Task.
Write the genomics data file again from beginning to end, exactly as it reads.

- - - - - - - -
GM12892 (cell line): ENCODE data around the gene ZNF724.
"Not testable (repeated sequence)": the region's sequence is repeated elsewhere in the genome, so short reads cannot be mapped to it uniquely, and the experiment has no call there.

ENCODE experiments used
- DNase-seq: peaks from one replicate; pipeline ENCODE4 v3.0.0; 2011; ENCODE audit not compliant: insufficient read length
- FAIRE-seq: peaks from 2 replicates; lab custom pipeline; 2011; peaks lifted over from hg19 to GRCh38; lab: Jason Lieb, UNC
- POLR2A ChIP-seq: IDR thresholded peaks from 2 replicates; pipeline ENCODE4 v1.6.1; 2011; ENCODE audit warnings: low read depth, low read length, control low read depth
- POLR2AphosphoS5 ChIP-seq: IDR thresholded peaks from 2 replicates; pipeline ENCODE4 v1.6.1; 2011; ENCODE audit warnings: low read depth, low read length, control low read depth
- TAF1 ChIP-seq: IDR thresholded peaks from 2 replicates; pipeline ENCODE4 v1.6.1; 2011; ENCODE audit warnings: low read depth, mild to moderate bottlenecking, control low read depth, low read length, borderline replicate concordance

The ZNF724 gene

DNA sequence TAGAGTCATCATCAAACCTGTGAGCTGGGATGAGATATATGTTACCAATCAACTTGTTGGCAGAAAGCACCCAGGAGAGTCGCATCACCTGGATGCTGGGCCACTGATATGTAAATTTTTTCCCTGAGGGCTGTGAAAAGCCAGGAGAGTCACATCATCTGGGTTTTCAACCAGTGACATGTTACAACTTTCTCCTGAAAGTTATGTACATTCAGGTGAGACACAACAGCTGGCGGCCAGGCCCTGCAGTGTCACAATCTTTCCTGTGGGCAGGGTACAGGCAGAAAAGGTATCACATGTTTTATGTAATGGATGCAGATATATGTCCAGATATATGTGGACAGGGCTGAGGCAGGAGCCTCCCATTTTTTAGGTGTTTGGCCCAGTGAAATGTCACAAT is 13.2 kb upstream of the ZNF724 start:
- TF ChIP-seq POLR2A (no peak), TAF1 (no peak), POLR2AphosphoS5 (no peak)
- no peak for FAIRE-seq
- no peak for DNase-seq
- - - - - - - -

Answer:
GM12892 (cell line): ENCODE data around the gene ZNF724.
"Not testable (repeated sequence)": the region's sequence is repeated elsewhere in the genome, so short reads cannot be mapped to it uniquely, and the experiment has no call there.

ENCODE experiments used
- DNase-seq: peaks from one replicate; pipeline ENCODE4 v3.0.0; 2011; ENCODE audit not compliant: insufficient read length
- FAIRE-seq: peaks from 2 replicates; lab custom pipeline; 2011; peaks lifted over from hg19 to GRCh38; lab: Jason Lieb, UNC
- POLR2A ChIP-seq: IDR thresholded peaks from 2 replicates; pipeline ENCODE4 v1.6.1; 2011; ENCODE audit warnings: low read depth, low read length, control low read depth
- POLR2AphosphoS5 ChIP-seq: IDR thresholded peaks from 2 replicates; pipeline ENCODE4 v1.6.1; 2011; ENCODE audit warnings: low read depth, low read length, control low read depth
- TAF1 ChIP-seq: IDR thresholded peaks from 2 replicates; pipeline ENCODE4 v1.6.1; 2011; ENCODE audit warnings: low read depth, mild to moderate bottlenecking, control low read depth, low read length, borderline replicate concordance

The ZNF724 gene

DNA sequence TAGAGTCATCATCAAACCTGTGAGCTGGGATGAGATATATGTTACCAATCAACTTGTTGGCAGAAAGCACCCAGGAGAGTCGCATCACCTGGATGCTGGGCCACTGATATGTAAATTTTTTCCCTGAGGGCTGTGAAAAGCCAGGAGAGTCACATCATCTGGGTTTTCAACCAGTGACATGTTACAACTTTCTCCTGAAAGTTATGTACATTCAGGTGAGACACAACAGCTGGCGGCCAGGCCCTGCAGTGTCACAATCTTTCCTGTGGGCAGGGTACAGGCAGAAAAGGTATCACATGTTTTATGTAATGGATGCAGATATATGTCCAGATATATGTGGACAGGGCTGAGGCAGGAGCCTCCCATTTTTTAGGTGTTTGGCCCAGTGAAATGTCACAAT is 13.2 kb upstream of the ZNF724 start:
- TF ChIP-seq POLR2A (no peak), TAF1 (no peak), POLR2AphosphoS5 (no peak)
- no peak for FAIRE-seq
- no peak for DNase-seq